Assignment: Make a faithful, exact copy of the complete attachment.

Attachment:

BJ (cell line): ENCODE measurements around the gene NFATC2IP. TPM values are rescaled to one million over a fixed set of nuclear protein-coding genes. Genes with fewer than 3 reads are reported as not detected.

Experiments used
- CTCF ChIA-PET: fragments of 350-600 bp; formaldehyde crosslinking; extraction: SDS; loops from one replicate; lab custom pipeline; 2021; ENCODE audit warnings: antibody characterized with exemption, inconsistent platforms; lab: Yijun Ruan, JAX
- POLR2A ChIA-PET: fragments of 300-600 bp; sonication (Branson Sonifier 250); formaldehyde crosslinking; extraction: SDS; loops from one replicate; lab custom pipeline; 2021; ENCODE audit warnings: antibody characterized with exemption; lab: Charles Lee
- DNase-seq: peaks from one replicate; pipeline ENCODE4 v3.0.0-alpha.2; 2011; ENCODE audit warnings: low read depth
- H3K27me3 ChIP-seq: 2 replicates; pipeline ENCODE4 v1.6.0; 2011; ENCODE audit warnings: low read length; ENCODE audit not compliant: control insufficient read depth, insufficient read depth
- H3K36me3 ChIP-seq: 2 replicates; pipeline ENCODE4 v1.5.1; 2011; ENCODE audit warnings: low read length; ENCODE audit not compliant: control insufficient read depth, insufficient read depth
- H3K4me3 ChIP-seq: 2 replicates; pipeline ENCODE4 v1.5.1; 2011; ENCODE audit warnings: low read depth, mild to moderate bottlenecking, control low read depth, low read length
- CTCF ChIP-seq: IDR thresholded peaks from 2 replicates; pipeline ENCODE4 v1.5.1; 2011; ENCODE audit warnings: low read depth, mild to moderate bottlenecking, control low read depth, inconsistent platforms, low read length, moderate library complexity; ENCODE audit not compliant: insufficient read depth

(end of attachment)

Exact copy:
BJ (cell line): ENCODE measurements around the gene NFATC2IP. TPM values are rescaled to one million over a fixed set of nuclear protein-coding genes. Genes with fewer than 3 reads are reported as not detected.

Experiments used
- CTCF ChIA-PET: fragments of 350-600 bp; formaldehyde crosslinking; extraction: SDS; loops from one replicate; lab custom pipeline; 2021; ENCODE audit warnings: antibody characterized with exemption, inconsistent platforms; lab: Yijun Ruan, JAX
- POLR2A ChIA-PET: fragments of 300-600 bp; sonication (Branson Sonifier 250); formaldehyde crosslinking; extraction: SDS; loops from one replicate; lab custom pipeline; 2021; ENCODE audit warnings: antibody characterized with exemption; lab: Charles Lee
- DNase-seq: peaks from one replicate; pipeline ENCODE4 v3.0.0-alpha.2; 2011; ENCODE audit warnings: low read depth
- H3K27me3 ChIP-seq: 2 replicates; pipeline ENCODE4 v1.6.0; 2011; ENCODE audit warnings: low read length; ENCODE audit not compliant: control insufficient read depth, insufficient read depth
- H3K36me3 ChIP-seq: 2 replicates; pipeline ENCODE4 v1.5.1; 2011; ENCODE audit warnings: low read length; ENCODE audit not compliant: control insufficient read depth, insufficient read depth
- H3K4me3 ChIP-seq: 2 replicates; pipeline ENCODE4 v1.5.1; 2011; ENCODE audit warnings: low read depth, mild to moderate bottlenecking, control low read depth, low read length
- CTCF ChIP-seq: IDR thresholded peaks from 2 replicates; pipeline ENCODE4 v1.5.1; 2011; ENCODE audit warnings: low read depth, mild to moderate bottlenecking, control low read depth, inconsistent platforms, low read length, moderate library complexity; ENCODE audit not compliant: insufficient read depth